211. Tailoring pore structure and surface chemistry of microporous Alumina-Carbon Molecular Sieve Membranes (Al-CMSMs) by altering carbonization temperature for optimal gas separation performance: An investigation using low-field NMR relaxation measurements

LukeForster, Carmine D'Agostino, Margot Anabell Llosa-Tanco, Vincenzo Spallina, Camilla Brencio, Fausto Gallucci, Matthew Lindley, Sarah J. Haigh, David Alfredo Pacheco-Tanaka; Chemical Engineering Journal; (2021); DOI: 10.1016/j.cej.2021.129313

In this work we applied low-field, NMR spin-lattice measurements to evaluate for the first time the effect of carbonization temperature (range 600 - 1000 ℃) on the preparation of Alumina-Carbon Molecular Sieve Membranes (Al-CMSMs), providing new insights into intra-pore fluid interactions. The results show that the average Al-CMSM pore size generally increases with carbonization temperature whilst the hydrophilicity of the pore surface, and the amount of strongly adsorbed H2O, decreases with an increasing carbonization temperature. As such, lower carbonization temperatures produce more hydrophilic membranes, with further evidence provided by FTIR measurements demonstrating the presence of polar functional groups on the surface, with water interacting more strongly with the membrane surface, as evidenced by NMR.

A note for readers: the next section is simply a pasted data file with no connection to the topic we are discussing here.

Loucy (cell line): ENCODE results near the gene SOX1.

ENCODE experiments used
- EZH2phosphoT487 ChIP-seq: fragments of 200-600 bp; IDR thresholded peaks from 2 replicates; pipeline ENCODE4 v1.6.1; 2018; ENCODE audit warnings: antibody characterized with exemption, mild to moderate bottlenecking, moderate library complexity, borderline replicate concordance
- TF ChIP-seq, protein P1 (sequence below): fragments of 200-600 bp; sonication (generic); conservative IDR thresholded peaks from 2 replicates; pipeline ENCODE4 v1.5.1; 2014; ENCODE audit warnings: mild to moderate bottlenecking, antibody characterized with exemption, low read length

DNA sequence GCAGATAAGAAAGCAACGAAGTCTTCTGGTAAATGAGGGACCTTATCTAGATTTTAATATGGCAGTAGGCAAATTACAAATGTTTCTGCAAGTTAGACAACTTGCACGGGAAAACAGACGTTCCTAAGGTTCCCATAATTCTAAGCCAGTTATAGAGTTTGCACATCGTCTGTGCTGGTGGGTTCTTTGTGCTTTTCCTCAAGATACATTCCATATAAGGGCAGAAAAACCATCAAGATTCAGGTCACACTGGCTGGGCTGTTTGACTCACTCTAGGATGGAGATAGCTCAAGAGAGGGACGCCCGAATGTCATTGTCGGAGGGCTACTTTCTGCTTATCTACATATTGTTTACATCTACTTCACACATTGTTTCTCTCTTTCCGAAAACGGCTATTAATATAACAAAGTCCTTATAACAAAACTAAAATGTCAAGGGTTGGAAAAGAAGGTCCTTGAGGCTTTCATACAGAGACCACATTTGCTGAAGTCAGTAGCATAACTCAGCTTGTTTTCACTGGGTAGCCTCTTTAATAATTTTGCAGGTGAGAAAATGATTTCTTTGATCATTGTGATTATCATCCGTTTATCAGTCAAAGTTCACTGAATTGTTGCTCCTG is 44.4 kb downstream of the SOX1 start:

It was found that the Al-CMSM carbonization temperature significantly affected permeance and H2O/CH4 permselectivity by altering the membrane pore size distribution and pore hydrophilicity. H2O permeance values are seen to be up to 100 times larger than respective CH4 permeance values. The greater permeance of H2O is attributed to the larger kinetic diameter of CH4 relative to H2O and the adsorption of water in the hydrophilic pores enhancing the adsorption-diffusion transport mechanism. Optimal water permeation temperatures are thus higher for the more hydrophilic membranes, obtained at lower carbonization temperatures, as more energy is required to remove strongly adsorbed water blocking the pores. At higher carbonization temperatures, the Knudsen diffusion mechanism of permeance dominates over the adsorption-diffusion mechanism thereby reducing permeance as diffusion slows due to collisions between gas molecules and the pore walls. CH4 permeation always occurs via Knudsen diffusion with CH4 permeance increasing with permeation temperature due to the increased rate of CH4 diffusion.